Born November 15th, 1996 Kanako Watanabe is a Japanese breaststroke and IM specialist. Watanabe was born in Tokyo, and trans under Coach Ryuji Omi. At a young age Watanabe focused on the IM events, but a shoulder injury left her to focus her career on becoming a breaststroker.
Watanabe turned up in 2010, after flying relatively under the radar, when she won the 100 and 200-meter breaststrokes at the Junior National Championships. Her performance came after her initial shoulder injury, and her transition from IM to breaststroke. By 2011 she moved on to the senior level, competing at the 2011 Japan Open. She handled the older athletes in the field, pulling in three gold medals in the 50, 100 and 200-meter breaststroke races.
At just 15 years old Watanabe made her first Olympic Team in 2012, competing in the 200-meter breaststroke. She missed her first day of high school in order to compete in London, and while most young girls her age were enjoying their first day, she made history as the youngest Japanese athlete to compete in the London Olympics.
Her rise at such a young age in London brought fellow countrygoers to refer to her as “The Second Kyoko Iwasaki” — a comparison to the 1992 14-year-old that brought home a gold medal in the 200m breaststroke from Barcelona.
In June 2014 Watanabe competed at the Japan Open, a competition that she historically swam fast at. She broke the National Record in the 100m breaststroke at just 18 years old.
At the 2014 Pan Pacific Championships Watanabe won gold in the 200-meter breaststroke. But she added another international gold to her resume when she broke the Asian Games’ record in the 200 breaststroke. The record was held since 2006 by China’s Qi Hui.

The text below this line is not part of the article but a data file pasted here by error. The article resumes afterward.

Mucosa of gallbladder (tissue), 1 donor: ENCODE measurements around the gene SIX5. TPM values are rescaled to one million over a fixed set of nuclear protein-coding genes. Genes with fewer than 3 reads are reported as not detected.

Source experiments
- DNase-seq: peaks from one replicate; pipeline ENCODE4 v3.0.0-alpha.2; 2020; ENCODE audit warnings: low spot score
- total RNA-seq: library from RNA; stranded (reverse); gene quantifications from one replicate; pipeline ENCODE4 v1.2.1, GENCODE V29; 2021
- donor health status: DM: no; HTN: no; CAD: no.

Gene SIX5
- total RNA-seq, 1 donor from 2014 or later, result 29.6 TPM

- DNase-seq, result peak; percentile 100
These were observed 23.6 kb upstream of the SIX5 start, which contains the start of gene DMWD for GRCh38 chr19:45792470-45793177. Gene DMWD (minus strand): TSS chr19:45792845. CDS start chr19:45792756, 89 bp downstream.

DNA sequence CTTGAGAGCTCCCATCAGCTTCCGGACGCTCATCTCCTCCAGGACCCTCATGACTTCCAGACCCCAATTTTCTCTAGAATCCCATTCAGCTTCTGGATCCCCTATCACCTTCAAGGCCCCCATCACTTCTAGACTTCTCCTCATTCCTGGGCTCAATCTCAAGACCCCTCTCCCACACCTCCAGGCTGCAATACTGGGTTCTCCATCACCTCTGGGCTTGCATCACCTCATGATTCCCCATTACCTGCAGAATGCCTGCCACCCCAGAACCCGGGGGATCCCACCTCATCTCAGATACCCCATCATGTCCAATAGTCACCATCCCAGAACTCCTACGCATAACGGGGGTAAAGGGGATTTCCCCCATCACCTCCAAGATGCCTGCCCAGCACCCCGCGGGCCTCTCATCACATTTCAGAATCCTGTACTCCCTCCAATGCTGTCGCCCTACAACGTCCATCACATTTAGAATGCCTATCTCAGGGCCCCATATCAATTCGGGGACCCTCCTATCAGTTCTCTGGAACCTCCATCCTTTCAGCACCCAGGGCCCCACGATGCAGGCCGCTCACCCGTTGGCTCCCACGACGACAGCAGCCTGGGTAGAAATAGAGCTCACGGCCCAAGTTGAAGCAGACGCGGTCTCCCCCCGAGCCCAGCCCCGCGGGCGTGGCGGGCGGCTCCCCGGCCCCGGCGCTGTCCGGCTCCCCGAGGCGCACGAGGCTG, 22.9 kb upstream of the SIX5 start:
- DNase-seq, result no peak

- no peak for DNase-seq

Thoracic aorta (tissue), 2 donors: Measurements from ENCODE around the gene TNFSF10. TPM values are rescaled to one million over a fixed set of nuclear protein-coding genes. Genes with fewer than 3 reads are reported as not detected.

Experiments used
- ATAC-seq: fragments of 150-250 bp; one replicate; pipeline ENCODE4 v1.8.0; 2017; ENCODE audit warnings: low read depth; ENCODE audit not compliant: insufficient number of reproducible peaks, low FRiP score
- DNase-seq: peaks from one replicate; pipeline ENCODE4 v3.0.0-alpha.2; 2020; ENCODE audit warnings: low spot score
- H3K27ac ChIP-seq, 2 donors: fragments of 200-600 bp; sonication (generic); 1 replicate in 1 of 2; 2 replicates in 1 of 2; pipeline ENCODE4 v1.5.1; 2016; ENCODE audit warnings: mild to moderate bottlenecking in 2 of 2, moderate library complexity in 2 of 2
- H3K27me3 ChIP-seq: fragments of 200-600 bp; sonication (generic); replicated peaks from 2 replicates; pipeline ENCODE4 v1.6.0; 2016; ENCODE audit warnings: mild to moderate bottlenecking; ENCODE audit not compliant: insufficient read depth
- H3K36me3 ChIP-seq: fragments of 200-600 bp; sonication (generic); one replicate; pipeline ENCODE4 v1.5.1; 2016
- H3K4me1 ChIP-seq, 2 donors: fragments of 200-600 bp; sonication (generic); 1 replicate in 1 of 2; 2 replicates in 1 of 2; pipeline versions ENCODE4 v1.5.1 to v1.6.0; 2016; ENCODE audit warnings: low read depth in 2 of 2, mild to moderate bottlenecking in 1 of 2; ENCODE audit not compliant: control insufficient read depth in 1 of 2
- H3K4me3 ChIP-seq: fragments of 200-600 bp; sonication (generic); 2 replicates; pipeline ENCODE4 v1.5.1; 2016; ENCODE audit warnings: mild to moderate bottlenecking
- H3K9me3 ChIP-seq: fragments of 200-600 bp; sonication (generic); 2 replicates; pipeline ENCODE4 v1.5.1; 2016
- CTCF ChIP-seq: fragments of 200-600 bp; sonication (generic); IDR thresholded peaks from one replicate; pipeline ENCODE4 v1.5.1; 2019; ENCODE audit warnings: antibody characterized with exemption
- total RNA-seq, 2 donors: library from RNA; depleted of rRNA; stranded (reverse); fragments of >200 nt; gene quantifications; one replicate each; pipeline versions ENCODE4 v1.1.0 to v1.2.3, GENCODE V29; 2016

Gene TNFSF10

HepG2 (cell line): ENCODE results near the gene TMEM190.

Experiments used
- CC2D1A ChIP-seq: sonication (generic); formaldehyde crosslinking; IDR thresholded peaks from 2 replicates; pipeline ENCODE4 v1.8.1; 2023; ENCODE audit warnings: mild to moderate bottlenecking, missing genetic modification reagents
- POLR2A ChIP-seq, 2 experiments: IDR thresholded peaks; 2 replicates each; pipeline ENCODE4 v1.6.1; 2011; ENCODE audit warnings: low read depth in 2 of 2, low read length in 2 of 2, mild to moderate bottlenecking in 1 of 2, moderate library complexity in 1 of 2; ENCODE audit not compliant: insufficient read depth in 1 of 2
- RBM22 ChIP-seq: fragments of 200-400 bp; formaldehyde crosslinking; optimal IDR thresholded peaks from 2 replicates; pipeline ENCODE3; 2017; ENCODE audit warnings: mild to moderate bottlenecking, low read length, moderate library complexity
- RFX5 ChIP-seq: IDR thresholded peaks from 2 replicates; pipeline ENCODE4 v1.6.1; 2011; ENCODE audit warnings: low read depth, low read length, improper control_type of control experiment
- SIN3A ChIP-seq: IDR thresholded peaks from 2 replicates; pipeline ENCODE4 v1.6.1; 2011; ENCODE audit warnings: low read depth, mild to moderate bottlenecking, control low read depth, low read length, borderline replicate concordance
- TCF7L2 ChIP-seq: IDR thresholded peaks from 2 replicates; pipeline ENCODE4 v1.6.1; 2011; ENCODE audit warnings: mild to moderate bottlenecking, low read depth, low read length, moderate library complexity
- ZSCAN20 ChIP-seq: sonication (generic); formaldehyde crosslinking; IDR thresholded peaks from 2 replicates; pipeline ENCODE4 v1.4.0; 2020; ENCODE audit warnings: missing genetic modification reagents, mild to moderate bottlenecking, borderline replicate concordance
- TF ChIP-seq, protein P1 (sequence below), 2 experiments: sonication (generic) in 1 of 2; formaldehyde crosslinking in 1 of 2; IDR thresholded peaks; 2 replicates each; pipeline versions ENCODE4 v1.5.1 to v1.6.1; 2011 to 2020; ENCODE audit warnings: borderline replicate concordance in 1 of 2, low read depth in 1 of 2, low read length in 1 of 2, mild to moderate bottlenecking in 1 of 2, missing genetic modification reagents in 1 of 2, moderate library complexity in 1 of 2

In Dec. 2014 Watanabe was selected for Japan’s Short Course World Championships in Doha. In her premier breaststroke distance, Watanabe won gold swimming a race that wasn’t won by one outstanding 50, but instead a well put together race from start to finish.
In 2015 Watanabe was one of the top-10 fastest 100-meter breaststroke swimmers in the world. Although she suffered a shoulder injury that ended her IM races, she got back in the race in 2015. At the Japanese Swimming Championships in Tokyo in April, she became the first woman of the year to break 2:10 in the 200-meter IM. Her time of 2:09.81 was also a new National Record. She was also the fourth Asian women in history to break 2:10.
2014 Female Asian Swimmer of the Year nominee
In Dec. 2014 the Swammy Awards were announced, choosing Ye Shiwen as the 2014 Female Asian Swimmer of the Year. Watanabe was listed as an award nominee, sighting her dominant performance at the 2014 Asian Games. She put up a fight against China’s extremely strong female presence at the Asian Games, where China only let four gold medals go to another country, with Watanabe winning two of those.
2015 World Championships
In July 2015 Watanabe travelled to Kazan to compete in the FINA World Swimming Championships. Coming off of a great 2014 season, Watanabe’s first event was the 200-meter IM. In a stacked heat, filled with Hungary’s Katinka Hosszu and GBR’s Siobhan Marie O’Connor, Watanabe pulled off a great finish with a silver medal. Although she was last after the butterfly and backstroke legs, Watanabe had both the fastest breaststroke and freestyle splits to come charging home for second in a new National Record.
Her second event was the 100-meter breaststroke; although she’s better known for the 200 distance, Watanabe managed to pull of a solid semi-final and advanced to the final championship heat. Watanabe finished fourth, just .01 seconds behind the third-place finisher, Alia Atkinson.
A few days further into the World Championships, Watanabe’s best event was coming up — the 200-meter breast. She qualified steadily from the heats to the semi-finals all the way to the final championship heat. At the 100-meter mark, Watanabe was in second place behind Rikke Moller Pedersen, who led the pack in sub-1:08. Watanabe’s solid splitting outwitted Pedersen’s early charge to win gold, and she passed Pedersen in the last 50 meters, where Pedersen finished the last 50 in 39.09 seconds while Watanabe came home in 36.60 seconds.